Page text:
For 15 years, America’s Environmental Working Group (EWG) have dedicated themselves to keeping shoppers informed about exactly what may be hidden in their produce. Every 12 months, the group commits to publishing two new lists - the Clean Fifteen; a compilation of the nation’s 15 most chemical free types of produce, and the Dirty Dozen; 12 of the most chemically contaminated fruit and vegetable products available on the market. Each year contains some stunning revelations. 2019 is no different.
According to this year’s study, the most contaminated foods in America include family favourites such as strawberries, spinach and nectarines. Apples, grapes, potatoes and tomatoes also feature prominently on the list, while pears, peaches and cherries all crack the top 10. It makes for grim reading for anyone who enjoys a regular fruit salad.
Despite the high levels of contamination present throughout some of Americans’ preferred fruit and veg options, arguably the most controversial results concerned kale. Now a popular staple in everything from smoothies to salad bars, kale’s consumption over the last decade has shot up all over the country, largely thanks to it’s high levels of fibre, protein and Vitamin A. However, the EWG’s results suggest that kale may well be more complicated than straight up healthy.
The group found that kale in fact contains the third highest level of chemical contamination of all produce grown in the United States, despite not making their list at all in 2018. After extensively analysing 2017 tests from the US Department of Agriculture (USDA), the EWG discovered that the average kale sample contained traces of more than five different potentially damaging pesticides.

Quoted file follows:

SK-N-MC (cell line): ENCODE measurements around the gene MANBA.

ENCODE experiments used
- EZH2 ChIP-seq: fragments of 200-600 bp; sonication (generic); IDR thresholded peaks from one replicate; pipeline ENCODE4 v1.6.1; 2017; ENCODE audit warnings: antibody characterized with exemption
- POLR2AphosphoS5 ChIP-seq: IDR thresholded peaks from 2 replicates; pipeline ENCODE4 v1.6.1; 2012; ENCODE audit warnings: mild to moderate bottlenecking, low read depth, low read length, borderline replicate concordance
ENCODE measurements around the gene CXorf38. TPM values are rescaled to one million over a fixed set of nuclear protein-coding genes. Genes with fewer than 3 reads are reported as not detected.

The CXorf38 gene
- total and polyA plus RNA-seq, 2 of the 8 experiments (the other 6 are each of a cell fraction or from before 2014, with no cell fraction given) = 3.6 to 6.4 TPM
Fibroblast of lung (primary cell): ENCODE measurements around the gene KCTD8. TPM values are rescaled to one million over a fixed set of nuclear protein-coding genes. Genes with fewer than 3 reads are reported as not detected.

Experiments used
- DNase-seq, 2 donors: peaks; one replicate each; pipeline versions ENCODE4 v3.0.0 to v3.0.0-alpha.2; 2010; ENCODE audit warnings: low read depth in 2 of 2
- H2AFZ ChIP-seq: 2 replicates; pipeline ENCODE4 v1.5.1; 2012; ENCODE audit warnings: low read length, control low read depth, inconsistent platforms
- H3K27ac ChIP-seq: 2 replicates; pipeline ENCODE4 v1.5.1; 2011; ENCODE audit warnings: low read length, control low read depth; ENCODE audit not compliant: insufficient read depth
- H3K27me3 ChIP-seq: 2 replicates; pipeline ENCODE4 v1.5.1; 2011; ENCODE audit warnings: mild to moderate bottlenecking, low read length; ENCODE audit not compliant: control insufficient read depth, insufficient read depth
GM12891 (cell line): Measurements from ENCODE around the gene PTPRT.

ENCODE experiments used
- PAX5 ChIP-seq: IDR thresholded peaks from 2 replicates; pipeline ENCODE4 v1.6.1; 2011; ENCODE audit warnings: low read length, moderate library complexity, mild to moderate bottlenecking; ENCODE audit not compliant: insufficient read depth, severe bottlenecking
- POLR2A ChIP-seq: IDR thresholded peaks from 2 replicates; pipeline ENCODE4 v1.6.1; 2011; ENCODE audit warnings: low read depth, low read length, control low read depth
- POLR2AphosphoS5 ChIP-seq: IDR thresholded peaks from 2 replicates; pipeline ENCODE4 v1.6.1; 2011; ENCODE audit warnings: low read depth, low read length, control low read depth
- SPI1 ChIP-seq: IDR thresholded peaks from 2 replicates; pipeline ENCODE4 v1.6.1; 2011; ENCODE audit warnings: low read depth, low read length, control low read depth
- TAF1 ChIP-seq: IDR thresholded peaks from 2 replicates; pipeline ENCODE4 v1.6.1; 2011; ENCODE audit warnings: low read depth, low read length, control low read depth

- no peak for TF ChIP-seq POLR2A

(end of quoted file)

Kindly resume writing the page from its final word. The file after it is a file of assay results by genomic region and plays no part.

The results were especially surprising, since the samples studied had been thoroughly washed beforehand. According to a report from Insider, “More than 90% of the samples showed detectable levels of at least two pesticides, and the most contaminated sample had 18 different pesticide residues.” Not good news for one of America’s most celebrated health foods.
Frustratingly, it is still not understood exactly what the consequences of consuming high levels of pesticides may be. Though the data is inconclusive, several studies have suggested a link between the chemicals and conditions as diverse as cancer, diabetes, infant autism, and (ADHD) in children and young teens. Though it’s impossible to say definitively the damage that chemically compromised foods may be doing, the circumstantial evidence is troubling to say the least.
However worrying the consequences for consumers may be, the EWG estimate that it may just be the tip of the iceberg. According to the EPA’s own data, around 10,000 to 20,000 agricultural workers are diagnosed with pesticide poisoning each year, causing conditions such as lymphoma and respiratory disease. While kale is undoubtedly still a healthy option if it’s been prepared responsibly, the evidence suggests that our current practices are making it more of a double edged sword than it should be.